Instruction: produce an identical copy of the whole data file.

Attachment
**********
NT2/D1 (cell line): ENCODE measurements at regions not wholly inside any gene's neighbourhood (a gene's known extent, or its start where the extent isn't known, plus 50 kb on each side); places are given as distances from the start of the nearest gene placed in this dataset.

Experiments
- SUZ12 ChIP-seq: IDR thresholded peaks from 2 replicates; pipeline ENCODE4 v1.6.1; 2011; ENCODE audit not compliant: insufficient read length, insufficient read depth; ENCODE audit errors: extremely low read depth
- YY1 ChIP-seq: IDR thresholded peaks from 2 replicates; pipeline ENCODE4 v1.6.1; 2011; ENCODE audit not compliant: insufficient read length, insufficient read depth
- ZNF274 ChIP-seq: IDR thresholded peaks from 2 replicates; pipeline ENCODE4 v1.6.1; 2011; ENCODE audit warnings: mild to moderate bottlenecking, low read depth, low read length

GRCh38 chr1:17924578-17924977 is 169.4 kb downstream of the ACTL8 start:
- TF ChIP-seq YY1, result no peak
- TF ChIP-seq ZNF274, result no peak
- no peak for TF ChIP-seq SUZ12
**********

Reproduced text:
NT2/D1 (cell line): ENCODE measurements at regions not wholly inside any gene's neighbourhood (a gene's known extent, or its start where the extent isn't known, plus 50 kb on each side); places are given as distances from the start of the nearest gene placed in this dataset.

Experiments
- SUZ12 ChIP-seq: IDR thresholded peaks from 2 replicates; pipeline ENCODE4 v1.6.1; 2011; ENCODE audit not compliant: insufficient read length, insufficient read depth; ENCODE audit errors: extremely low read depth
- YY1 ChIP-seq: IDR thresholded peaks from 2 replicates; pipeline ENCODE4 v1.6.1; 2011; ENCODE audit not compliant: insufficient read length, insufficient read depth
- ZNF274 ChIP-seq: IDR thresholded peaks from 2 replicates; pipeline ENCODE4 v1.6.1; 2011; ENCODE audit warnings: mild to moderate bottlenecking, low read depth, low read length

GRCh38 chr1:17924578-17924977 is 169.4 kb downstream of the ACTL8 start:
- TF ChIP-seq YY1, result no peak
- TF ChIP-seq ZNF274, result no peak
- no peak for TF ChIP-seq SUZ12